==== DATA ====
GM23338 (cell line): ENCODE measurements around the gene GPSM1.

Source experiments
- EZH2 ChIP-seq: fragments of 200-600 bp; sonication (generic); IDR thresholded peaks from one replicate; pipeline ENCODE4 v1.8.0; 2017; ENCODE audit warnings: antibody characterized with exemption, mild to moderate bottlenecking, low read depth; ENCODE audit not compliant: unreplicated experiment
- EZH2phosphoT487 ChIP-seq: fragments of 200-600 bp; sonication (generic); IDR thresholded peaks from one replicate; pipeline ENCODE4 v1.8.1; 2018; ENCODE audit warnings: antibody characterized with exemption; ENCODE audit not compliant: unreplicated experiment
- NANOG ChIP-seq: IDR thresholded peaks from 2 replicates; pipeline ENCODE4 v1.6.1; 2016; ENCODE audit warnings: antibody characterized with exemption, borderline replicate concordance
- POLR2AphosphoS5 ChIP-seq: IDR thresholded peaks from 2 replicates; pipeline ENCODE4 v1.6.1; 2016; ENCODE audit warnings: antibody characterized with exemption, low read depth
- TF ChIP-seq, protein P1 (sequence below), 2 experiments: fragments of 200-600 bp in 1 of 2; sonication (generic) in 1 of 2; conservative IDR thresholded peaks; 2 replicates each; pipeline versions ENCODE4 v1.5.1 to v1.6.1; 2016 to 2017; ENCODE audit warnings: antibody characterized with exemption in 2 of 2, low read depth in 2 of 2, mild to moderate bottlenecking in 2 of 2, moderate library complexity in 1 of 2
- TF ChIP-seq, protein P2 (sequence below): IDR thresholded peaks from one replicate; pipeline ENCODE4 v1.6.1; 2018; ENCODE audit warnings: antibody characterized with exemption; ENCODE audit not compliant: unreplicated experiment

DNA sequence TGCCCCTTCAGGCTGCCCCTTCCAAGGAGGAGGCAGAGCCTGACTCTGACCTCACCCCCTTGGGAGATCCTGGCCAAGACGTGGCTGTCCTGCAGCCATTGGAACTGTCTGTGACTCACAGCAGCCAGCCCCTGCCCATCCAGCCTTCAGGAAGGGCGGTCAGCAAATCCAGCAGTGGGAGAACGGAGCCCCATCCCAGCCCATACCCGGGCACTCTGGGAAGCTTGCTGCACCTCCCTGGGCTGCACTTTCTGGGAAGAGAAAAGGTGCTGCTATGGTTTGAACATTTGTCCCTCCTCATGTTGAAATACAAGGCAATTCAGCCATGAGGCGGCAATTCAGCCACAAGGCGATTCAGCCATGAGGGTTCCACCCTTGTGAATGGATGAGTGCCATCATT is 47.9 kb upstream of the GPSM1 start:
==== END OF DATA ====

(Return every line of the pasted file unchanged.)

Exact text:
GM23338 (cell line): ENCODE measurements around the gene GPSM1.

Source experiments
- EZH2 ChIP-seq: fragments of 200-600 bp; sonication (generic); IDR thresholded peaks from one replicate; pipeline ENCODE4 v1.8.0; 2017; ENCODE audit warnings: antibody characterized with exemption, mild to moderate bottlenecking, low read depth; ENCODE audit not compliant: unreplicated experiment
- EZH2phosphoT487 ChIP-seq: fragments of 200-600 bp; sonication (generic); IDR thresholded peaks from one replicate; pipeline ENCODE4 v1.8.1; 2018; ENCODE audit warnings: antibody characterized with exemption; ENCODE audit not compliant: unreplicated experiment
- NANOG ChIP-seq: IDR thresholded peaks from 2 replicates; pipeline ENCODE4 v1.6.1; 2016; ENCODE audit warnings: antibody characterized with exemption, borderline replicate concordance
- POLR2AphosphoS5 ChIP-seq: IDR thresholded peaks from 2 replicates; pipeline ENCODE4 v1.6.1; 2016; ENCODE audit warnings: antibody characterized with exemption, low read depth
- TF ChIP-seq, protein P1 (sequence below), 2 experiments: fragments of 200-600 bp in 1 of 2; sonication (generic) in 1 of 2; conservative IDR thresholded peaks; 2 replicates each; pipeline versions ENCODE4 v1.5.1 to v1.6.1; 2016 to 2017; ENCODE audit warnings: antibody characterized with exemption in 2 of 2, low read depth in 2 of 2, mild to moderate bottlenecking in 2 of 2, moderate library complexity in 1 of 2
- TF ChIP-seq, protein P2 (sequence below): IDR thresholded peaks from one replicate; pipeline ENCODE4 v1.6.1; 2018; ENCODE audit warnings: antibody characterized with exemption; ENCODE audit not compliant: unreplicated experiment

DNA sequence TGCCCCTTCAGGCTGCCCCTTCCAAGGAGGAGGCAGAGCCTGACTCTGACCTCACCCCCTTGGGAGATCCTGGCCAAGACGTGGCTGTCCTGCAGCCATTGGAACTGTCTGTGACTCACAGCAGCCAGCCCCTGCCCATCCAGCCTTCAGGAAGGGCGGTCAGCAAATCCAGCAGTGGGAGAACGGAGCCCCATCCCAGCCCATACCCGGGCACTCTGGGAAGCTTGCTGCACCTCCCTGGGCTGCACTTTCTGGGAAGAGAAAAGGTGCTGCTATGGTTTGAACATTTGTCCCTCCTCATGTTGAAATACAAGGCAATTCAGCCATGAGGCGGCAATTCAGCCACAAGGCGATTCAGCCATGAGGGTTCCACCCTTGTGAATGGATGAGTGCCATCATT is 47.9 kb upstream of the GPSM1 start: